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Japanese Wikipedia and Japanese Google Image Search

Wikipedia: http://ja.wikipedia.org/wiki/

GIS: http://www.google.co.jp/imghp?hl=ja&tab=wi (or click on 画像検索)

Pros: I often come across food words that are not in dictionaries, or the definition is something I have no visual context for. For example, I once came across the word  シュシュ in a fashion magazine I was translating for a class. My English-Japanese dictionaries could not tell me what this was, so I image searched it. It’s a scrunchie. Who knew? Wikipedia.co.jp is good for the names of herbs, medicine ingredients (do you know what’s in your Japanese cold medicine?), and foods, and if you can’t figure it out from the Japanese, you can switch to the English version.

Cons: While looking at a Japanese Wikipedia entry, if you switch to English Wikipedia and just want a word or a brief explanation, you can usually get it. However, sometimes there may not even be an English option. As for GIS, some images may not be safe for work, and no, it doesn’t matter for what you are searching.

– Leah

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11 Responses to Making the Most of Online Dictionaries

  1. Pingback: Making the Most of Online Dictionaries | JapanLike

  2. KW says:

    Actually, Rikaichan is available for Google Chrome, under Rikaikun:

    https://chrome.google.com/extensions/detail/jipdnfibhldikgcjhfnomkfpcebammhp

  3. Ashley says:

    I love Space ALC too – my absolute favorite! Nice list here, by the way. 😀 Thanks for sharing!

    Also thought, even though these are all around dictionaries for any words, that MEDO (Medical English Dictionary Online) is often really useful for more medical/technical terms… (I’ve found it to be anyway.)

    • Paura says:

      Ooo I didn’t know about this specialty dictionary! I have a couple other specialist dictionaries online that I’ve bookmarked for later dates. Looks like it should be a new post in the works. 🙂 Thanks for the link! I’ll be sure to link and credit you for the suggestion!

  4. You can turn on kanji readings in ALC/Eijiro. I forget which setting it is, but it’s in there. 🙂 However, ALC/Eijiro + Rikaichan is a pretty unbeatable combo! There’s also a free ALC/Eijiro app for iOS. I use both that and Kotoba!, which I think is Jim Breen-based.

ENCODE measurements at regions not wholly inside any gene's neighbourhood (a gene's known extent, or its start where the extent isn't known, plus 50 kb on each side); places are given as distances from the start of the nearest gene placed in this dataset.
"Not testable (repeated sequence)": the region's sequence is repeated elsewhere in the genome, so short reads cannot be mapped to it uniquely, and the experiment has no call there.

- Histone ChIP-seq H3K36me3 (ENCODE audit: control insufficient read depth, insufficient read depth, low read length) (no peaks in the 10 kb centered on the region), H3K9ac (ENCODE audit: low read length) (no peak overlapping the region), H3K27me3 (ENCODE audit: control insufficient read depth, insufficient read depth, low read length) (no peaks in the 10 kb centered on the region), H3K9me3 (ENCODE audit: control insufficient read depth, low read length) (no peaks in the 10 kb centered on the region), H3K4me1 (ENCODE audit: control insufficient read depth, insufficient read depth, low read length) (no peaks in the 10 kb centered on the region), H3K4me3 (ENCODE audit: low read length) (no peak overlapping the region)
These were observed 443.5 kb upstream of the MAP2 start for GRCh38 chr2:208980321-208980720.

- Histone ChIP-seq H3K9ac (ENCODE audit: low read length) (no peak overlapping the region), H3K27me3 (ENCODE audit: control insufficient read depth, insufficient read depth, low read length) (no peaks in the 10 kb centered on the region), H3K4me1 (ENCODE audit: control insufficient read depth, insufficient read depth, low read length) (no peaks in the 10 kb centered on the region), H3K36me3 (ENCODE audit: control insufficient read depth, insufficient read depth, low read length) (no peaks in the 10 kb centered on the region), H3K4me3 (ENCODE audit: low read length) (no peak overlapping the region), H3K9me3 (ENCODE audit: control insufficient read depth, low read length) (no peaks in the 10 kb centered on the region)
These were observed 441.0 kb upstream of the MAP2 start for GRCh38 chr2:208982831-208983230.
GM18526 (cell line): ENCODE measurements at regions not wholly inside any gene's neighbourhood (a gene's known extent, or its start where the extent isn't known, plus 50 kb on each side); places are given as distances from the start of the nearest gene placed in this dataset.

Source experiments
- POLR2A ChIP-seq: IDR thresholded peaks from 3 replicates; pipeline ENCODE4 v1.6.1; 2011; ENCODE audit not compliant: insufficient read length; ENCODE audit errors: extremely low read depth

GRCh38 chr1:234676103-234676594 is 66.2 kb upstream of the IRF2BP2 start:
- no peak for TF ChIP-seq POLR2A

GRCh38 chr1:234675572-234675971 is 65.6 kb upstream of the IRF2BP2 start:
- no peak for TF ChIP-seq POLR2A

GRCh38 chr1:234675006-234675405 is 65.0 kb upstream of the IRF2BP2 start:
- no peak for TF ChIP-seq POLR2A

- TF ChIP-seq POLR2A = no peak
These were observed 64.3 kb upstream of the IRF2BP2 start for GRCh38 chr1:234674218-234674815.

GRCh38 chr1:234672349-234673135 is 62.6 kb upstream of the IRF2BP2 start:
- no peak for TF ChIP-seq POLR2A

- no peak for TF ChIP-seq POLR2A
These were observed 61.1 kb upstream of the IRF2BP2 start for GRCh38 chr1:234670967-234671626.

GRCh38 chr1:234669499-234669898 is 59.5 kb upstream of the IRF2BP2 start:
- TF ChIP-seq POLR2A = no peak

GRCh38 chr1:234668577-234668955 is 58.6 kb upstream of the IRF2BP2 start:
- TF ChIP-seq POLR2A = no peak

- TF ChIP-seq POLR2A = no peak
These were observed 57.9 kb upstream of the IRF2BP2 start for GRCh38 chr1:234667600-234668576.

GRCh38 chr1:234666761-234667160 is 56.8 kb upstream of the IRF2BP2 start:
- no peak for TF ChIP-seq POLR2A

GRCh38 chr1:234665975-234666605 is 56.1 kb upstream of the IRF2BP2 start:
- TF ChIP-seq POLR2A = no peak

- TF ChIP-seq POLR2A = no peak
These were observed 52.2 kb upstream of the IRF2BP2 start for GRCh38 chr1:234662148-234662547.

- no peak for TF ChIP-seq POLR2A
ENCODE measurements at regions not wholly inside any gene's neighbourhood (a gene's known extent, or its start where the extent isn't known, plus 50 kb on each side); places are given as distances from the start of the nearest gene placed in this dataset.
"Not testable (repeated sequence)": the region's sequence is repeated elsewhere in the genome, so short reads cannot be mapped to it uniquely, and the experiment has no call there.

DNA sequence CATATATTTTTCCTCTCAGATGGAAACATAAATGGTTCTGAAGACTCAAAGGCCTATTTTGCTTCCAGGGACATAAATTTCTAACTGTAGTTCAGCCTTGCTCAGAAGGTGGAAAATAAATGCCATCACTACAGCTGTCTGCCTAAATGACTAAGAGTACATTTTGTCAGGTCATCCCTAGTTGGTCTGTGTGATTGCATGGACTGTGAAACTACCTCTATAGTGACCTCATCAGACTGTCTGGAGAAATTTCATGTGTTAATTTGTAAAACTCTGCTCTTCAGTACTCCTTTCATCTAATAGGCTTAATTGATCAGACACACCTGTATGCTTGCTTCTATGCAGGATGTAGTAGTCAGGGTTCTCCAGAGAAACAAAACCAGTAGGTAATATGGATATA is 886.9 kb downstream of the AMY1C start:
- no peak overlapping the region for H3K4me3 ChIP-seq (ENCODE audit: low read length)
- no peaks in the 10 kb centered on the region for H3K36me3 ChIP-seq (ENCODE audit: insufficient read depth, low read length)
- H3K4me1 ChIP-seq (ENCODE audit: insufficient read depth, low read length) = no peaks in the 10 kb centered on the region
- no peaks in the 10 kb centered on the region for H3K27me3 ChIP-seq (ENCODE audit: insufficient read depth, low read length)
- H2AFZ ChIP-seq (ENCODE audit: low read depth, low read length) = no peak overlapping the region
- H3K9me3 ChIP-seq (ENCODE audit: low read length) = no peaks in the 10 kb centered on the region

5. Lisa says:

    Thanks for the great list and other very useful resources. Here are two more online readers that allow you to scroll over the kanji for instant translation. You can enter a website address or a block of text. If you enter a website, you can also navigate within the reader – very helpful! Be sure to set the translation tool to “Japanese to English” (or Spanish, Chinese, etc).

    PopJisyo
    http://www.popjisyo.com/WebHint/Portal_e.aspx

    Rikai
    http://www.rikai.com/perl/Home.pl

    • Paura says:

      Thanks for these! I apologize for the lateness of my reply. Since this was an old post the comment got buried. 🙂 I hope we’re able to provide another list for study resources sometime soon! Cheers.

  6. Pingback: Resource: jisho.org | What can I do with a B.A. in Japanese Studies?

  7. toranosuke says:

    Rikaichan is fantastic, and has been my go-to crutch for reading Japanese online. I’ve recently started studying Chinese, though, and was looking for a similar plug-in for Chinese. I don’t know if it’s the best one out there, but Peraperakun seems to do a fine job of it. It’s available for both Firefox and Chrome, works for both Chinese & Japanese, and has extra dictionary options for Chinese or Japanese to French or German (instead / in addition to C&J to English).

    When you mouseover a Chinese word, it pops up just like in Rikaichan, showing the characters, including traditional or other variations (e.g. highlight 会 and it will show you that 會 is an alternate version), pinyin including tones, and several meanings.

    It includes a variety of options for showing tones, including showing the characters and pinyin in different colors, and representing tones by either accent marks, numbers, or zhuyin, and will even recognize Japanese versions of characters, which can be quite helpful, if you’re trying to figure out the Chinese pronunciation of a Japanese word, or just to figure out the equivalent character in Chinese. To give an example, Rikaichan won’t recognize 乐 or pop up anything at all when you mouse-over it. Perapera Chinese will of course recognize it and show you it’s the Simplified version of 樂, but then it will also recognize the character 楽, telling you it’s the Japanese variant of 乐 or 樂, and that it’s pronounced lè.or yuè.

    Rikaichan and Perapera also have some nice extensiveness in their dictionaries, allowing them to recognize whole names, if the figure is significant enough. I found to my surprise that when I moused-over the name 郎世寧, it was able to tell me this is Láng Shìníng, also known as Giuseppe Castiglione (1688-1766), Jesuit painter who served the Qing court for 50 years.

    It’s been a long time coming that I should have been on the lookout for a Chinese equivalent to Rikaichan, and now that I’ve found one, it’s quite nice. I definitely recommend it, even if you aren’t studying Chinese but just need to be able to figure out Chinese characters and what their Japanese equivalent might be, or how to pronounce a Japanese word in Chinese, or the like.